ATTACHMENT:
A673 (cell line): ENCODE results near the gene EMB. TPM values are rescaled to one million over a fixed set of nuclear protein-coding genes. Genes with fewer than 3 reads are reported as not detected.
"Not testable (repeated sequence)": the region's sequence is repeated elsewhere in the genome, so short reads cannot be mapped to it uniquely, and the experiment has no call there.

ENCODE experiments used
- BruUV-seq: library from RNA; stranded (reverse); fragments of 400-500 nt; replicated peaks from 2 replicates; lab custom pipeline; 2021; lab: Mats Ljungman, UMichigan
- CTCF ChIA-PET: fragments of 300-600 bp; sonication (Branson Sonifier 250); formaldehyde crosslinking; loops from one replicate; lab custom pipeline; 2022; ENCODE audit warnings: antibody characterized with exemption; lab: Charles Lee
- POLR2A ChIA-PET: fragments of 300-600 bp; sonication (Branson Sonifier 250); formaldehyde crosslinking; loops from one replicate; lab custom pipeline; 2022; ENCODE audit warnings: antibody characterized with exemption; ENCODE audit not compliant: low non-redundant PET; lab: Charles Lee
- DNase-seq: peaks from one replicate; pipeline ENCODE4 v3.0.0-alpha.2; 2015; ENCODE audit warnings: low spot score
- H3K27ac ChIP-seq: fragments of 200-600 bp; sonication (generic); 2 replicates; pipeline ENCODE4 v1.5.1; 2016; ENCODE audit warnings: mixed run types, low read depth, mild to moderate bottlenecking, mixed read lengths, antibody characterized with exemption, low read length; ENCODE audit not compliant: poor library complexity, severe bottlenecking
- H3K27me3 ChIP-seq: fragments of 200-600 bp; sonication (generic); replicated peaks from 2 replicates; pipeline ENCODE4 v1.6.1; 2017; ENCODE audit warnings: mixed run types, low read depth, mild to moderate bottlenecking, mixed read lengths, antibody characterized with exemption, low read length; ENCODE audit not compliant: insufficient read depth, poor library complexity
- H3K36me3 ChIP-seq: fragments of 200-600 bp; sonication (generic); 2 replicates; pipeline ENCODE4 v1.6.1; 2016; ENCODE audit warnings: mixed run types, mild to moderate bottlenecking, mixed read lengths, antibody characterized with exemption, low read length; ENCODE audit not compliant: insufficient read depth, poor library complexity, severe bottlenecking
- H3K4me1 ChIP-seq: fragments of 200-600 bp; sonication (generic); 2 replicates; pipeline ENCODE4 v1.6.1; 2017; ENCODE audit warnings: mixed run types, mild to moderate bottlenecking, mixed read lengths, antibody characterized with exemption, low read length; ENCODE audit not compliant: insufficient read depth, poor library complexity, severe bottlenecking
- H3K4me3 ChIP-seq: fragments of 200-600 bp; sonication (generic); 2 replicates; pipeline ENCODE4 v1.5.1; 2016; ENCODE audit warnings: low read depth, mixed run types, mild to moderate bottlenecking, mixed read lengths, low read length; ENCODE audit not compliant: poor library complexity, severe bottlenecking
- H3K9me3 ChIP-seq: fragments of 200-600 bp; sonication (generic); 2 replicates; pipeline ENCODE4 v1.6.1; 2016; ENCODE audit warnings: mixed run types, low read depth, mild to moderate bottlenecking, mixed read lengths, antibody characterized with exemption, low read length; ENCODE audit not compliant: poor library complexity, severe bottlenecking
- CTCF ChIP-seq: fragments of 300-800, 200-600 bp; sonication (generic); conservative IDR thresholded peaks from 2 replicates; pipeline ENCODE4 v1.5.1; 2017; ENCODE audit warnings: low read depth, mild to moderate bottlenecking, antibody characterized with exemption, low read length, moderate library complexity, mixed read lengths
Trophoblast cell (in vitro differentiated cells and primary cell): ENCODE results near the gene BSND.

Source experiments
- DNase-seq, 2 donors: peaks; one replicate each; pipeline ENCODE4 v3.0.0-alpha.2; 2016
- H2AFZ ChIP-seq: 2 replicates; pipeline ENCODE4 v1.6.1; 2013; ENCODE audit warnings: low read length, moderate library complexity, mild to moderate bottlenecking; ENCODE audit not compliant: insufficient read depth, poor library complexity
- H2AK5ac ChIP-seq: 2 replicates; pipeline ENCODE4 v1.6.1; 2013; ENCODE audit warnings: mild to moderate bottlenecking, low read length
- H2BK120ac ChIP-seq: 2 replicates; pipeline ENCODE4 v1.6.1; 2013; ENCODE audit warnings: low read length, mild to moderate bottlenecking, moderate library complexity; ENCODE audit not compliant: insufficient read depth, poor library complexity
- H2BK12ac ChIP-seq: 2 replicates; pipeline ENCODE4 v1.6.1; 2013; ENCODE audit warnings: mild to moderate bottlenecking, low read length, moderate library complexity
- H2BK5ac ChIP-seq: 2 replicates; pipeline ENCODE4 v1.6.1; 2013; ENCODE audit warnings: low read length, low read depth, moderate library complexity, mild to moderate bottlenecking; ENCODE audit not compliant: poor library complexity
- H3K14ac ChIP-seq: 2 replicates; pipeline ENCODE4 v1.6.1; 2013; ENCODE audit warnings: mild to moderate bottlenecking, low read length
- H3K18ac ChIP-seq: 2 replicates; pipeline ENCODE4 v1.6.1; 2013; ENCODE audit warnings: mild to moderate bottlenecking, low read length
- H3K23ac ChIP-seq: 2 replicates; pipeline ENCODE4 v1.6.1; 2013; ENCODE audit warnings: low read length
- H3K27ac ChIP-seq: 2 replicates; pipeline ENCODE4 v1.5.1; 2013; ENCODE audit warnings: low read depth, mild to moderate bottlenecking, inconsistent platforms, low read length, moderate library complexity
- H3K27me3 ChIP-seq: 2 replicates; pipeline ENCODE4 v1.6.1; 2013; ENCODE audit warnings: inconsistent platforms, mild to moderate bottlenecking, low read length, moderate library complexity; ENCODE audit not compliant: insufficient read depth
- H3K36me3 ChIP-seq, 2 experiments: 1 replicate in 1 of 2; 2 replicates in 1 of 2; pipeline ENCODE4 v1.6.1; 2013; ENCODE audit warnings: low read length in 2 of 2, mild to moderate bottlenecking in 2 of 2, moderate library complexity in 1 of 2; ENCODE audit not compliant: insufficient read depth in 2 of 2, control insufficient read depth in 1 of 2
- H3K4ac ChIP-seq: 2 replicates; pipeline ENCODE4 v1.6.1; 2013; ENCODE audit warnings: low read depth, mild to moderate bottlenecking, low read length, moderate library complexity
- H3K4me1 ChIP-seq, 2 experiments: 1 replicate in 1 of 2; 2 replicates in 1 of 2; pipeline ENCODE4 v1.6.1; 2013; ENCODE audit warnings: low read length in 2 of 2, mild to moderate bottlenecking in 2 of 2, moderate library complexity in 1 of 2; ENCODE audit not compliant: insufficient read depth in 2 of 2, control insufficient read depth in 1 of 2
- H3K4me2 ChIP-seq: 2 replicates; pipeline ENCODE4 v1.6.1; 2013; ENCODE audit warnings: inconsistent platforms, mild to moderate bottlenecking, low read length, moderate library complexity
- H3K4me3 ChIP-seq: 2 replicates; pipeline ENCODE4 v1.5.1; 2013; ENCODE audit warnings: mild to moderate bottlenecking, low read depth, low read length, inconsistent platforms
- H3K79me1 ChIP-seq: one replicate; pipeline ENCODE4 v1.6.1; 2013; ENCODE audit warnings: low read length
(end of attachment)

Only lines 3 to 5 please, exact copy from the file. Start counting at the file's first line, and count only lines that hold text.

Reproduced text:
ENCODE experiments used
- BruUV-seq: library from RNA; stranded (reverse); fragments of 400-500 nt; replicated peaks from 2 replicates; lab custom pipeline; 2021; lab: Mats Ljungman, UMichigan
- CTCF ChIA-PET: fragments of 300-600 bp; sonication (Branson Sonifier 250); formaldehyde crosslinking; loops from one replicate; lab custom pipeline; 2022; ENCODE audit warnings: antibody characterized with exemption; lab: Charles Lee